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Instantiate/Load UserControl from DLL

P: n/a
Hi there,

I searched carefully through the web before finally deciding to post
this message, because I could not find a solution for my problem.
Hopefully someone will have a hint or explanation for me! I apologize
for the length of this posting, but I wanted to make sure that I get an
answer other than "Hey man, just use LoadControl!", because this is not
what I want.

The Task: Isolate a collection of web forms which are created as
UserControls from the web application framework so that they can be
easily changed, exchanged, removed, and added, without having to
restart or recompile the web application.
My Approach: Store UserControls in separate project and dynamically
load assembly. Example code in C#:

[... Code Snippet Begin ...]
ObjectHandle PackageManagerHandle;
IPackageManager packageManager;

// Load Assembly
PackageManagerHandle = Activator.CreateInstanceFrom("Packages.dll",
"Packages.PackageManager");

// Unwrap type
packageManager = (IPackageManager) PackageManagerHandle.Unwrap();
UserControl control = packageManager.GetControl(ctrlName);
control.InitializeAsUserControl(this.Page);
[... Code Snippet End ...]

This is pretty much the same code that can be found in MSDN when
looking at Assembly.LoadFrom or Activator.CreateInstance. The
interesting part are the last two lines, where the actual UserControl
instance is created. The very last line came from the very informative
article at http://aspalliance.com/399 about LoadControl and
LoadTemplate, but actually does not change much for me.

The Result: When I execute the above code, it works fine and I get an
instance of my UserControl, but all the controls inside of the
UserControl are not initialized, therefore it shows up on the page as
an empty control. This seems to make sense, though, because the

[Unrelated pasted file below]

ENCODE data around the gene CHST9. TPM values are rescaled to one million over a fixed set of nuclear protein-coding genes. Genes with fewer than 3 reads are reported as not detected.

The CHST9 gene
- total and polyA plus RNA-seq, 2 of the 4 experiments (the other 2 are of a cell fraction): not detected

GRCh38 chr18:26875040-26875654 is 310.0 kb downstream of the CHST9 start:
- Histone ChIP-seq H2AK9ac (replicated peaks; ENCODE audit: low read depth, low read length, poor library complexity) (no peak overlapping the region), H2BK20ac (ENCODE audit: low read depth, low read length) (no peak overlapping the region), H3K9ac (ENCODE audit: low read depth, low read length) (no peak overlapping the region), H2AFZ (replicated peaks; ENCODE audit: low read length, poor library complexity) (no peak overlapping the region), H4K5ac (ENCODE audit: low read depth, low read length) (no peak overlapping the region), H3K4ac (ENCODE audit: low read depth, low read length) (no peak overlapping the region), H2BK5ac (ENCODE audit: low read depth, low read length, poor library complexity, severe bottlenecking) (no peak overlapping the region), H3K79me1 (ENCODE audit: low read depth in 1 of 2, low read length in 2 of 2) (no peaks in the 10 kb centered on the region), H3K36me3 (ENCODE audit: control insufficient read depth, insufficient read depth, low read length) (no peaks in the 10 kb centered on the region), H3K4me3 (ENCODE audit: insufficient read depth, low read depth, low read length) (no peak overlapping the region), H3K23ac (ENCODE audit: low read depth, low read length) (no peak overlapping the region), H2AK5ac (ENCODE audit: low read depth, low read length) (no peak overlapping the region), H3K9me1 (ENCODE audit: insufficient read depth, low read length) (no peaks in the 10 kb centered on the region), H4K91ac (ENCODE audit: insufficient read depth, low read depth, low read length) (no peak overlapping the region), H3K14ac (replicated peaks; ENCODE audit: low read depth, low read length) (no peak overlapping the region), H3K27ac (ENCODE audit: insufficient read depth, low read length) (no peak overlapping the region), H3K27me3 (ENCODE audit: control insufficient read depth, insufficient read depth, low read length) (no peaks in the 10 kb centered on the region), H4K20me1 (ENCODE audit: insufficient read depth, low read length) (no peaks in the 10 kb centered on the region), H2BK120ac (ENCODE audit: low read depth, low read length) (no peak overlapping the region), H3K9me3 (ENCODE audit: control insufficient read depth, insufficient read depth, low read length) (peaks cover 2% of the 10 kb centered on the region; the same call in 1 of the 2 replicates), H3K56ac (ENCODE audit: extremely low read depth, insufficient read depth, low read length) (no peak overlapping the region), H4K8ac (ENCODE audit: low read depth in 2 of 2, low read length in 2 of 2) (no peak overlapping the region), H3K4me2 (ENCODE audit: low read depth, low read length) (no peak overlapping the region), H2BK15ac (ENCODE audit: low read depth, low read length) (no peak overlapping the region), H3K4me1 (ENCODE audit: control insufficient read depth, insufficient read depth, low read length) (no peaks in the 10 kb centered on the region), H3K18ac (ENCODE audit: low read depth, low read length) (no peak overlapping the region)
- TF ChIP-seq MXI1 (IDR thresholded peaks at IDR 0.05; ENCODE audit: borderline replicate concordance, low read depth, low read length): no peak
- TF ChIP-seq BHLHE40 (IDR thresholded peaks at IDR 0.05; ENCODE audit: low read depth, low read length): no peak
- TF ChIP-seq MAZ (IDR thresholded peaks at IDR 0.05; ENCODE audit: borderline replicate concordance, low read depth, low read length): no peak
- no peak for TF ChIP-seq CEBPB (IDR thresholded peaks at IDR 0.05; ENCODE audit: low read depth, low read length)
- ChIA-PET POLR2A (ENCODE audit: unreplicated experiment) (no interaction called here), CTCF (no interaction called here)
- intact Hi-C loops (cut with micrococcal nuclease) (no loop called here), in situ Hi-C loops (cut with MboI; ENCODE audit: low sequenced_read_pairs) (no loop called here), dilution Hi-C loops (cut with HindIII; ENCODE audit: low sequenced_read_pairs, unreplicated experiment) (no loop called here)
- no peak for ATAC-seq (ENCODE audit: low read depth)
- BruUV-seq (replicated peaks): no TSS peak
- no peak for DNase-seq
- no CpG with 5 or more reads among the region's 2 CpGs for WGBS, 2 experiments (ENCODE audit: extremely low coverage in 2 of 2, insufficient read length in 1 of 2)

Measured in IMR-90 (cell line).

instantiation only creates an instance of the UserControl class, but it
does not execute/interpret the actual ascx file that has the HTML code
in it.

Why not use Page.LoadControl? Here is why: First of all, LoadControl
expects a virtual path to the ascx file of the UserControl. This means
the ascx file has to be inside of the web root of that web application,
and I cannot compile it into my single DLL, which would be much nicer
to deploy and maintain.

While trying different things out, I found two solutions, which I
briefly want to present here:

Solution 1: Go back to using Page.LoadControl, but still call it from
my PackageManager class which is in another project (or solution, for
that matter) than my web application.
Advantage: It works!
Disadvantage: I need to have my user control files somewhere in the web
root of the application, otherwise LoadControl cannot find them. Also,
the type the UserControl inherits from needs to be known to the
assembly, otherwise I get an ugly Cannot Load Type error. As I said, it
works, but I was hoping for a more elegant solution.

Solution 2: While trying to overcome the fact that simply instantiating
the UserControl does not evaluate the ascx file I thought about using
ParseControl, which I usually don't like very much since it does not
compile or interpret any code. However, in this case this is exactly
what I want, because I already have my UserControl instance and all I
need are the controls inside of my UserControl instantiated with the
parameters specified in the HTML tags in the ascx file.
Here is how it works: First I create the UserControl instance, then I
use ParseControl to parse the ascx file into a control. Next I add this
parsed control to my user control. Here comes the tricky part:
Unfortunately I don't know what exactly is going on behind the scenes
if you instantiate a UserControl just by dropping it on to a page in
Visual Studio, but the key part is that ASP.NET connects the controls
in the ascx file with the protected member variables in the code
behind. This connection is somehow lost in the way I do it, so that